After a week pressuring new highs the Dow has returned to support that has remained firm for the last seven months. Is this another dip to buy or the beginning of the long awaited correction? The Dow lost nearly 1% for the week and that is the first time this year and only the second time since August that this has happened. We had dips but they were either mixed with gains or spread over a two-week period rather compressed into one week. In reality that statistic is just a timing anomaly and nothing that investors should worry about. The worry will come in if the current support at the 30-day average at 12616 breaks and is then followed by a break of the 50-day at 12539. Should those events occur this commentary would take on an entirely new focus.
Dow Chart - Daily
Nasdaq Chart - Daily
Friday was a non-event for economic reports and for trading in general. The only report was the monthly mass layoffs, which rose to 1,237 layoff events impacting 134,984 workers. The sector with the largest losses was still manufacturing with 32% of the total layoffs and 40% of employment claims. Transportation equipment (automakers) led with the largest losses. Continuing restructure announcements suggest that this trend will continue through 2007.
Next week we will see a sharp spike in economic reporting activity with numerous high profile reports. The highlights will be the GDP and PMI on Wednesday and the ISM on Thursday. The GDP revision is expected to drop to show only 2.5% growth from the previously reported 3.5% level. That report has the potential to move the markets if it shows stronger or weaker growth than expected. The Chicago PMI report is expected to show a rebound back over 50 from last months 48.8 reading, which was the lowest level since April 2003. A sharp drop in new orders had led to the sharp decline in the headline number. The ISM index fell into contraction territory in January at 49.3. Any number under 50 represents economic contraction. The inventory component fell to 39.9 and the lowest level since early 2002. Weakness in other components suggested there was further weakness ahead. These reports should be the market movers for the week but the rest of the reporting calendar contains additional reports that could further cloud the economic forecast.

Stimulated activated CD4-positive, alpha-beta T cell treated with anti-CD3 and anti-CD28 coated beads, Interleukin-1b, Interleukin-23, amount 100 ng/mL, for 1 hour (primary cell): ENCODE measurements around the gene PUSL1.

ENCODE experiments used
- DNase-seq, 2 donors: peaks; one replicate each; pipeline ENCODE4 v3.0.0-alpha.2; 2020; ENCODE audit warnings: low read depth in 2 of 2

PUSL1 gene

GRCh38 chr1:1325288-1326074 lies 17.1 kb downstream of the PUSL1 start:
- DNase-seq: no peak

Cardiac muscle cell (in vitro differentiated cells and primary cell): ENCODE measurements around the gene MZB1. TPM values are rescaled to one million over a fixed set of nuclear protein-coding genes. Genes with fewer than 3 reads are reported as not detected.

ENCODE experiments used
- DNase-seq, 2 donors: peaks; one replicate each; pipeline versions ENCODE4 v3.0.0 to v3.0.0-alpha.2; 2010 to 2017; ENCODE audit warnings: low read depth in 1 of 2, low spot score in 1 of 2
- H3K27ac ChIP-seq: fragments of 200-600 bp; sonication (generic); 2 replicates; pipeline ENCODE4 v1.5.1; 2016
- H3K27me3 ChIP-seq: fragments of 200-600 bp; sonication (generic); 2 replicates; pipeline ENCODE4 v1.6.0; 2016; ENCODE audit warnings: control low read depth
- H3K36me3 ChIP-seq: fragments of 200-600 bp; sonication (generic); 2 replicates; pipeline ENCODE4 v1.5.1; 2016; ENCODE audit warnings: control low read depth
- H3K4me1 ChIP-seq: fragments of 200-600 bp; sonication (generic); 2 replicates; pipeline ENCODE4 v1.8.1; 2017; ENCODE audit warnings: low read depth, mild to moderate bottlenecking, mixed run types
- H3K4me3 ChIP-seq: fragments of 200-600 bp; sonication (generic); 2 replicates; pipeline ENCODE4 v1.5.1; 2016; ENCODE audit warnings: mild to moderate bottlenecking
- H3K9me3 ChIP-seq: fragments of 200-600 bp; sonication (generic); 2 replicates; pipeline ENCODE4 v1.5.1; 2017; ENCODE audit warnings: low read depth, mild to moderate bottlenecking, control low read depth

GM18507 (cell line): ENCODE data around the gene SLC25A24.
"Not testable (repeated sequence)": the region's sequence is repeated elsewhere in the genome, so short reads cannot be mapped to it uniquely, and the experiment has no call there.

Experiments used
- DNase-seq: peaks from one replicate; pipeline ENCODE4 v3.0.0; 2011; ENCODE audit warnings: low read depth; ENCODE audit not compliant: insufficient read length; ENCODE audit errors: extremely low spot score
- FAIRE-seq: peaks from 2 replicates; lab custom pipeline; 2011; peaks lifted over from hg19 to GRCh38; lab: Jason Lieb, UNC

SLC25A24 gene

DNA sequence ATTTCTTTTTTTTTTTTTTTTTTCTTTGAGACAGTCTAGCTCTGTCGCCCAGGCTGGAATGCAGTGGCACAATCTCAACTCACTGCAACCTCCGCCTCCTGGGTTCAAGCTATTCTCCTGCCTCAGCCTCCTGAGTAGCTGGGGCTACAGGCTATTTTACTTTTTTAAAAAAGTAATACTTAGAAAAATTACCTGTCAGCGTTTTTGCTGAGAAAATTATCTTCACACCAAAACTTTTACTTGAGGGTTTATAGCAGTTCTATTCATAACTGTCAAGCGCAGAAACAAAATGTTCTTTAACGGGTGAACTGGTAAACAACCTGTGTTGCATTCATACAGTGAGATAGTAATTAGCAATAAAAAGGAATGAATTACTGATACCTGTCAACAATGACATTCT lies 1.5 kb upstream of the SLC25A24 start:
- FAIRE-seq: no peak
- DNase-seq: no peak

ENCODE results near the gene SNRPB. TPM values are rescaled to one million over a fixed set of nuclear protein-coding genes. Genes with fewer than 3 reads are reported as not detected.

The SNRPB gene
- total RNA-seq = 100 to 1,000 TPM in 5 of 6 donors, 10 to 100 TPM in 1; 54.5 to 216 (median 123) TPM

Impacting stocks on Friday were rising oil and commodity prices and further problems in housing and subprime loans. The fallout in the subprime mortgage market is making it harder for weak buyers to snap up bargains in the depressed housing market. It is also making lenders all the way up the food chain more cautious in their lending practices. The subprime problem appears to be impacting loan approvals and rates higher up the credit profile. Borrowers with medium credit are also finding it harder to get favorable loans and high loan to value promotional loans have disappeared from the landscape. Borrowing down payments is proving increasingly more difficult. Foreclosures are rising and a new trend is forming where loans default after only a few months in force rather than the historical average of just over two years.
The damage to stocks of subprime lenders has been extreme with worries about further problems ahead. These subprime lenders sell off their debt and fears are growing that major buyers may back off and leave the finance companies holding the debt and unable to fund any more deals for lack of capital. There is also a fear that already eroding profitability will be further hurt by rising costs to sell those loans. Historically subprime loans only account for 10% of the $9 trillion mortgage market. Over the last two years that number had risen to 20%. This could be due to the reclassification of credit worthiness and broadening restrictions on what qualifies as a marginal credit. The challenge is even larger when you consider the majority of those subprime loans were ARMs, negative amortization loans, interest only loans and loans for 100% of the property value. The worse the credit the more creative lenders became to overcome the obstacles to lending. That came back to bite those lenders in a big way. Over the last several months 22 subprime lenders have either shutdown or filed for bankruptcy. The risk spreads for getting deals sold has jumped nearly 1400 basis points. In the banking world that is an obscene rate increase and hardly one that would not cause dire consequences to any company in the subprime business. There are rumors that the mortgage debt is being traded at 40-50 cents on the dollar by firms struggling to avoid default and liquidation. Who is buying that debt is the real question? This is what the market is worried about. Who has exposure to this growing problem without Wall Street knowing about it? Over the last week Novastar Financial (NFI) fell -51% after the Wall Street Journal warned that the continued meltdown in subprime could lead to a bigger problem in the financial sector. NFI is down -71% since mid December when the problem began to worsen. LEND lost -12% and NEW -19% in just the last week.